Information regarding permits, shipping and importing / exporting

*Note: The information contained on this page is to be used as a basic guideline only. I will update any information when possible, but I do not write the laws - please do your own research*

5-19-2017 : Exceptions - Goliath Beetles

There has been a very recent and major change to permits regarding Goliath Beetles..
visit the Goliath page for more information: Goliath Beetles

 

7-9-2016 : Exceptions

Here I will cover exceptions to the rules and invertebrates that fall outside of the rules. These are general exceptions, individual states still have the final say.

The below can be owned / shipped / received:

  1. U.S. Dung Beetles: Any dung beetle native to the US, no matter what state.
  2. Exotic Dung Beetles: Dung beetles being imported from other countries do not require a USDA-APHIS permit or containment, but would require a FWS Import Permit and the "ok" from the USDA Veterinary Services
  3. U.S. Ground Beetles: Tiger Beetles, Searchers, Pasimachus etc
  4. Exotic Ground Beetles: No USDA permit but FWS permit if you are the one importing
  5. Madagascar Hissing Cockroach: Gromphadorhina portentosa - not sure why, but they are..
  6. Scorpions, Vinegaroons, Tailless Whip Scorpions, Sun Spiders
  7. Tarantulas, Spiders

*this section is a work in progress..

 

7-9-2016 : Types of permits (placeholder)

 

7-9-2016 : Basics

There is a lot of information and points to consider when acquiring or shipping insects, and I am constantly finding misinformation on the internet regarding permits. Below I will attempt to break everything down and have it be as simplified as possible.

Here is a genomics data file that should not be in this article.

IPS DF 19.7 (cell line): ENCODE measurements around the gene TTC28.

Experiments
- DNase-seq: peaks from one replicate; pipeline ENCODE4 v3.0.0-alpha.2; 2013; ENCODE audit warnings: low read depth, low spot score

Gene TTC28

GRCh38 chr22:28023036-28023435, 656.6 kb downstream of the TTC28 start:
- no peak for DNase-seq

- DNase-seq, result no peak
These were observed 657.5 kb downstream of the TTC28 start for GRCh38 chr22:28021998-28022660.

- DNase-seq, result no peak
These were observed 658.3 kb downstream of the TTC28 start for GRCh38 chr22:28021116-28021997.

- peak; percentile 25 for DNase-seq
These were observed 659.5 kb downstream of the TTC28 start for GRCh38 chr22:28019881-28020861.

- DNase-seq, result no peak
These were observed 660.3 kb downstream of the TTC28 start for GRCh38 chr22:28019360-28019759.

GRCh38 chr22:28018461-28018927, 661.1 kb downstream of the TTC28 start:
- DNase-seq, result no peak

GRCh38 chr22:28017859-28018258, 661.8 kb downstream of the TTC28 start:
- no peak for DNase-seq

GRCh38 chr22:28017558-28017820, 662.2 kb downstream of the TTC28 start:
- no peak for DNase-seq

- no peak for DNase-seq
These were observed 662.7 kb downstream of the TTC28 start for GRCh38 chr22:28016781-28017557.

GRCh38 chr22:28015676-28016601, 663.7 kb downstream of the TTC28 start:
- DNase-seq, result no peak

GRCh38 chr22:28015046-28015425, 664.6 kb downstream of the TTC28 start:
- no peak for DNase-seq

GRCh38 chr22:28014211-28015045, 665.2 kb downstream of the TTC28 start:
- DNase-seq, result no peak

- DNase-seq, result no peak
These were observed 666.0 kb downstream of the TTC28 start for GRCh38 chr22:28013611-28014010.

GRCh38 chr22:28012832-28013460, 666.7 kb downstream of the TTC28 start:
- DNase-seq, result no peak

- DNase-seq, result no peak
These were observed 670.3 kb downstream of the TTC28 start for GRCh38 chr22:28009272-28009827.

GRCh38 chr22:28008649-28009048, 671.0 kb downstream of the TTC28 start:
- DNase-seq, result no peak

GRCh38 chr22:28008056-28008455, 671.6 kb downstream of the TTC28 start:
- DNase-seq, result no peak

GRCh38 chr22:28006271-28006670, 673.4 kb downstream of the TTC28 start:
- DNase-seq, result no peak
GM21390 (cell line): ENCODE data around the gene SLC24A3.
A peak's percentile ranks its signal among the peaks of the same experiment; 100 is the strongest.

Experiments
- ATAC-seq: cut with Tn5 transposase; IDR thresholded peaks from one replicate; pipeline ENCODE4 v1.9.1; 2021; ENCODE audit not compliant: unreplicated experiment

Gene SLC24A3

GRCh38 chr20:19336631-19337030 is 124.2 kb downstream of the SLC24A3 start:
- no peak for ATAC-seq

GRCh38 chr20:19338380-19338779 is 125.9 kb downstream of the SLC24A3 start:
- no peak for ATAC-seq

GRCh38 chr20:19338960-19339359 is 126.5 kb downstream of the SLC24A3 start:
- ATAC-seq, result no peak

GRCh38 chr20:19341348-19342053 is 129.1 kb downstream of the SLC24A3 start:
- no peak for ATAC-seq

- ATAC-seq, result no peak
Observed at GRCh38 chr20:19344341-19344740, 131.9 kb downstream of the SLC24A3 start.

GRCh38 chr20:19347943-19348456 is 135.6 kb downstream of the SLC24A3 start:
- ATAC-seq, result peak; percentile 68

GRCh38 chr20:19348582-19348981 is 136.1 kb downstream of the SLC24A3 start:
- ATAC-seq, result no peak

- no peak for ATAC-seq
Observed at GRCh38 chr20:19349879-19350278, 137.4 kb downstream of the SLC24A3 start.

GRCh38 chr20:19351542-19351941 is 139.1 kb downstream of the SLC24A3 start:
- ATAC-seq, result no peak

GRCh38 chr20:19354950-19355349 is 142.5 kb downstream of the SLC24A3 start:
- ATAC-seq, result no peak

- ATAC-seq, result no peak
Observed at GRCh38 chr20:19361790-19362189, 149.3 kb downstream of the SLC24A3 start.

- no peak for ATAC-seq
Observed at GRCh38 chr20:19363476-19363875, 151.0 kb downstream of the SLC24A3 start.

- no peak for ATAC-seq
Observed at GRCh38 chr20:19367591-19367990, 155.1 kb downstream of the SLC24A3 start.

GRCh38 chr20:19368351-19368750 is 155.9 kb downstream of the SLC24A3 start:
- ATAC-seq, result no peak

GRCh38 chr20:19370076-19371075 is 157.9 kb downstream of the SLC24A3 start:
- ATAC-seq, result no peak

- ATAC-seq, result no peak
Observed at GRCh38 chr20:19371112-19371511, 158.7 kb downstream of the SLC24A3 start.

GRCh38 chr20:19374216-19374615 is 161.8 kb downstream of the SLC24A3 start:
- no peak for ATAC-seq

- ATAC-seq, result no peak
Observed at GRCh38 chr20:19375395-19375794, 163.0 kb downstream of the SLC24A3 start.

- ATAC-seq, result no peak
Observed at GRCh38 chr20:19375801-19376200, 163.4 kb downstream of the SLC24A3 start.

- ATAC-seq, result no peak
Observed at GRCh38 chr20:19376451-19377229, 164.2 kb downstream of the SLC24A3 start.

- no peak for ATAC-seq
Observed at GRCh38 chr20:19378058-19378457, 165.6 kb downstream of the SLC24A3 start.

Generally, if:
  1. The animal in question is an insect
  2. This insect does not eat other insects
  3. This insect is not a dung beetle (Scarabaeinae)
  4. This insect was found in or is being shipped from another state or country
.. a permit is required to receive or own this insect, even if this same species is native to the state that you live in.

For the most part, if this insect was found in and is to remain within your state, it is safe to ship, purchase and own without any permits.

Other points:
  1. It is up to the person receiving the insect, NOT the shipper/seller, to insure whether or not a permit is required. Just because you find someone willing to ship to you does not mean that you do not need a permit.
  2. Any soil or wood products being shipped are subject to another permit (soil permit) when crossing state lines.
  3. Generally, dead / preserved insects do not need any permits
  4. States can have their own rules about what is or isn't allowed to own within their state.



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Beetle Source - P.O. Box 2886 - Lafayette, Louisiana - 70502